Texas is, somewhat famously, one of the strongest holdouts to the state-level legalization of marijuana. Local politicians are keenly aware of this fact, and it has become a favorite tactic for those from both sides of the political divide to say that cannabis legalization should be a matter for the state, not for local governments,
However, a bill filed by Dallas-based state Rep. Jessica González in early March 2021 promises to force the issue on local marijuana legalization. House Bill 3248 would give local counties and municipalities the power to legalize recreational cannabis by ordinance or order. If the bill passes, Dallas and other local Texas governments would be able to legalize the sale of cannabis to people 21 years or older.
As of the moment, only CBD-based medical marijuana is legal in Texas through a doctor’s prescription under the Compassionate Use Act. The required proportion of CBD in medical marijuana is so high some commenters say that it’s more accurately described as medical CBD legalization.
The proposed bill would also levy a 10% tax on all cannabis products to pay for regulation, testing, quality control, and local government oversight. The bulk of the taxes would go to the Foundation school fun.
Dallas rehabs, on the other hand, continue to see record numbers of cases. Some fear that legalization would further increase cases of misuse.
We don’t have to make a gigantic reach to figure out what would happen if recreational marijuana became legal in Dallas, either because the state or federal government finally legalized it, or if it was done through a piece of legislation like House Bill 3248.
While we Texans may sometimes believe we’re exceptional, the aftermath of legalization here is likely to mirror the experiences of other states that have legalized cannabis.
Here are a few things that are likely to happen:
Dallas law enforcement and cannabis policymakers have long begun the process of de-prioritizing marijuana-related crimes. Marijuana-related arrests and cases use up a significant portion of law enforcement and court resources. Critics also point out that these arrests also tend to target minorities and other disadvantaged groups.These are all things law enforcement and other stakeholders could ill-afford in the face of a massive opioid crisis and a fast-emerging methamphetamine problem. The Dallas/Fort Worth area has long been identified as a major transshipment point for drugs and other contraband brought in by international criminal gangs.
Virtually every attempt to reduce the amount of resources used for controlling marijuana in favor of pursuing opioid and meth cases has, so far, been mostly met with both tacit and vocal approval. Legalization is bound to give law enforcement more of a hand in mitigating the influx of other relatively more dangerous drugs.
Colorado’s experience with cannabis legalization showed a modest but definite increase in cannabis use disorders across the board, according to a study published in JAMA in 2020. Legalization, even when controlled, will bring more access and more opportunities for use.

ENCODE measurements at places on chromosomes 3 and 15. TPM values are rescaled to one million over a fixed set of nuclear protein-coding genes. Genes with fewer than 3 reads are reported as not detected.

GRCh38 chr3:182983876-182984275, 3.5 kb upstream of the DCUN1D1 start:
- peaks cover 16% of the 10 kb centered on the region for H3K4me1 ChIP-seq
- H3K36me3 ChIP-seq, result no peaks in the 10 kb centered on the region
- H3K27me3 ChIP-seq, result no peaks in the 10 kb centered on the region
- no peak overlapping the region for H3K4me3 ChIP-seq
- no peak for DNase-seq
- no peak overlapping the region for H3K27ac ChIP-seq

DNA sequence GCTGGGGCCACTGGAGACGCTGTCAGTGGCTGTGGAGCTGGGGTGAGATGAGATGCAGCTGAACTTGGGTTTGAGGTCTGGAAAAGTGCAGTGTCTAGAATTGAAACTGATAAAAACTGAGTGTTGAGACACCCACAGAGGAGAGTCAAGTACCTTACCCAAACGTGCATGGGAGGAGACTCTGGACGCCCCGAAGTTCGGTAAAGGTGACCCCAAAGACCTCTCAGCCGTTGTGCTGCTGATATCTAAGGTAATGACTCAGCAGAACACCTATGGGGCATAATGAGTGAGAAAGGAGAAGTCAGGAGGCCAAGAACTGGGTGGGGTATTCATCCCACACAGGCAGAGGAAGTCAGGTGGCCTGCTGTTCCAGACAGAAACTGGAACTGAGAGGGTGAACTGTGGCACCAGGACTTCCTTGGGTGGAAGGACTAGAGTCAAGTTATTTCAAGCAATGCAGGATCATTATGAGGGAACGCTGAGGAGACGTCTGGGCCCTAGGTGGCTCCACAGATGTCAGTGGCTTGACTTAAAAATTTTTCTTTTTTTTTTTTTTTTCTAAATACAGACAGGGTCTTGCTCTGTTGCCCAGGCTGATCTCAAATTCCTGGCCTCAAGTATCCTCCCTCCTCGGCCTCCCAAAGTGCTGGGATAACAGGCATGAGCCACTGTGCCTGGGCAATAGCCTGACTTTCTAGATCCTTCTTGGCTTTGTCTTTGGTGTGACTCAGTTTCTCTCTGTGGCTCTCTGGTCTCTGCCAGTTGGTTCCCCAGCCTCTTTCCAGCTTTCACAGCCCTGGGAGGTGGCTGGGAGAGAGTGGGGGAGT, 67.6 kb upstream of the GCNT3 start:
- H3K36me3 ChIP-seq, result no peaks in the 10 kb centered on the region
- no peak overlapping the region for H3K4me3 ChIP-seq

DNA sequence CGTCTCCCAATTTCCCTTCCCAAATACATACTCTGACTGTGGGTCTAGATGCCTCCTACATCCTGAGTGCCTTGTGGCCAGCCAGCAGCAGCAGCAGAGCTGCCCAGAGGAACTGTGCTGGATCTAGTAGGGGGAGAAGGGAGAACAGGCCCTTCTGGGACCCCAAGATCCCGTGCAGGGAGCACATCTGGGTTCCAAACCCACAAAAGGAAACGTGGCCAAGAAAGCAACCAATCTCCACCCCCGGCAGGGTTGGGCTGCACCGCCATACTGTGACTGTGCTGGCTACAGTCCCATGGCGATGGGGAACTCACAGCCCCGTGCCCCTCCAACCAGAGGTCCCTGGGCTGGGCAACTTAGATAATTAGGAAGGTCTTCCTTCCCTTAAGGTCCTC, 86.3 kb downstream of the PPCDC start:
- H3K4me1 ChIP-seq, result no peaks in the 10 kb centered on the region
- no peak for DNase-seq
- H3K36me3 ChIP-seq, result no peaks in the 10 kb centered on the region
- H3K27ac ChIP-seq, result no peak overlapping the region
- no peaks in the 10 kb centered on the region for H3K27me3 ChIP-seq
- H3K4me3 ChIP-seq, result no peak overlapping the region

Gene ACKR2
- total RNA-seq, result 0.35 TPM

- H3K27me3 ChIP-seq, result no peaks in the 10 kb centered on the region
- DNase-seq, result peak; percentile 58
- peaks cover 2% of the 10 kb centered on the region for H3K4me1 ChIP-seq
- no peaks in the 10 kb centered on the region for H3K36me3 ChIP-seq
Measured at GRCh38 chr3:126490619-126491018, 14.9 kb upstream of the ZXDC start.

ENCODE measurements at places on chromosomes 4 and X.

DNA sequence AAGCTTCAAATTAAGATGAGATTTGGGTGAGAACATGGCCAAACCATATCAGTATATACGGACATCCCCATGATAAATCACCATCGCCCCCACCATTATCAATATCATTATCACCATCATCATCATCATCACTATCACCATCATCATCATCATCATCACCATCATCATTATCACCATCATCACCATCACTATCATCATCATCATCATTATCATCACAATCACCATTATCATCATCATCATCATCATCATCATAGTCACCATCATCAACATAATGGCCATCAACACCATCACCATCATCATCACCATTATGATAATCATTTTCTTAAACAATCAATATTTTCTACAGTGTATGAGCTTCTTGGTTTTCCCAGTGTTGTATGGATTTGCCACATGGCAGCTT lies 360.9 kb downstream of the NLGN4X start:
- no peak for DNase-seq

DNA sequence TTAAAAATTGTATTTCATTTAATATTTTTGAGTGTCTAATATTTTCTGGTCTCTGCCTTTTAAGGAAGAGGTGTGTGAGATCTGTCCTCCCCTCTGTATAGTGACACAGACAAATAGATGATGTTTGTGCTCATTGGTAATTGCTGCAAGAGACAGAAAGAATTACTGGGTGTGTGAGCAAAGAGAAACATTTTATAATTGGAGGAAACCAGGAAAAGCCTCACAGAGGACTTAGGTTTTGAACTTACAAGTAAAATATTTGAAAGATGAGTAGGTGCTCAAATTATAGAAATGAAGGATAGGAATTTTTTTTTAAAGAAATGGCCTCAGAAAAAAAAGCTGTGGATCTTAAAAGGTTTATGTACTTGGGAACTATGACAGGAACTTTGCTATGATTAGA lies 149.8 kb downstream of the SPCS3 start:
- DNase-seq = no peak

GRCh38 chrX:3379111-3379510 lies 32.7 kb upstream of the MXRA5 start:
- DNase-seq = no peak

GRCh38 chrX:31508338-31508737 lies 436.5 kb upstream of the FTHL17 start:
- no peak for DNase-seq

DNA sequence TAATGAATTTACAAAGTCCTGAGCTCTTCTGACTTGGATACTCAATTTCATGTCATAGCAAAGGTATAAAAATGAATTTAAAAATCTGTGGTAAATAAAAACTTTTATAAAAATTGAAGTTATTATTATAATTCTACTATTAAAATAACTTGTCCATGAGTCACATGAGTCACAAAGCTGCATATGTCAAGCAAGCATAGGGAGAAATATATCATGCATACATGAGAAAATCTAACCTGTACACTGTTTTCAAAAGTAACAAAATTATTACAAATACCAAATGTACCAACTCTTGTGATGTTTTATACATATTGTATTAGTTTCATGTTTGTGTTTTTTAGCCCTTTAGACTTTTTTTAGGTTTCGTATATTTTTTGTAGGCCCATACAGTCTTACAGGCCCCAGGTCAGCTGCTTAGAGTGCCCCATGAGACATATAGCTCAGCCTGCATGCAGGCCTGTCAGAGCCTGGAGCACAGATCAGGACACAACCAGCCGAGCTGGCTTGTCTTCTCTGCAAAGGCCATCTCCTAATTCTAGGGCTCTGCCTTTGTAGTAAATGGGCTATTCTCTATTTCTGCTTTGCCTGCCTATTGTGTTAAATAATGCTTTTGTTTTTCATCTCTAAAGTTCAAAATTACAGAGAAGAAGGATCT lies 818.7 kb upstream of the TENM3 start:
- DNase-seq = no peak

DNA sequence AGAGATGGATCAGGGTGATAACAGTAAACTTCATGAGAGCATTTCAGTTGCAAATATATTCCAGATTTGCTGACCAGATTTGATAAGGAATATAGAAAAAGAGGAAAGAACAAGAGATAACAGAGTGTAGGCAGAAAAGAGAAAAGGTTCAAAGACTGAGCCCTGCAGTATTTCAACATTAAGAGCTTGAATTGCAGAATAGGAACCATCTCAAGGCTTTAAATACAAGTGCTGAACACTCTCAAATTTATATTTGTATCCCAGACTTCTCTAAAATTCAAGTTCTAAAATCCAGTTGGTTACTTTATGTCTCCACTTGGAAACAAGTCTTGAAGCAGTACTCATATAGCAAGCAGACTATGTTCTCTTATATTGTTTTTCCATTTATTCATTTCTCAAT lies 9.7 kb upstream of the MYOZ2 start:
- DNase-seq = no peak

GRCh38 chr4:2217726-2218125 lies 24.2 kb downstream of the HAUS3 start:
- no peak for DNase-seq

While this may not seem overly concerning for many, the fact remains that even with a legal consumption age of 21, adolescents and children are going the be more likely to get access to it and misuse it, regardless. This mimics the adolescent use patterns with alcohol and prescription medications.
Unfortunately, while probably safe in controlled doses for adults, adolescents are extremely vulnerable to the psychoactive effects of cannabis. The use of cannabis has been linked to halted brain development in adolescents and young adults as well as a heightened possibility of developing serious cannabis use disorder. Regardless of any proposed controls, legalization will increase access, put marijuana in more homes, and thus increase the odds of repeated misuse occurring among unauthorized individuals.
This is one of the more obvious things that are likely to happen and is likely to influence any decision on legalization. Using Colorado again as an example due to its long legalization history, the state reported $2 billion in sales in 2020. A recent report suggested that if Texas were to start legalization, it could reap up to $500 million a year in additional revenue, which may be a rather conservative estimate.
If only Dallas had legal cannabis while the rest of the state kept prohibition, there would be potential for the city to reap enormous revenues, not just from cannabis and sales taxes, but from all the additional economic activity such a move is undoubtedly going to generate.
We are already seeing this happening in the reverse, where people from outside Texas smuggle in marijuana that was legal in the state they acquired it from. If only Dallas legalized cannabis, surrounding governments will be pressured into the decision of enforcing prohibition or reaping additional revenue by legalizing weed in their backyards.
By most accounts, legalization is likely going to happen, eventually. While it’s true that Texas is a holdout, larger demographic shifts suggest that it is likely to make it happen, sooner rather than later. And if and when Dallas does legalize marijuana, that does not reduce the drug’s known potential to cause harm when misused
If you think or someone you know might have a cannabis use disorder, get in touch with our team at Dallas Drug Treatment Centers. We can connect you with different marijuana rehab programs in Dallas and beyond. Stay healthy, and be well!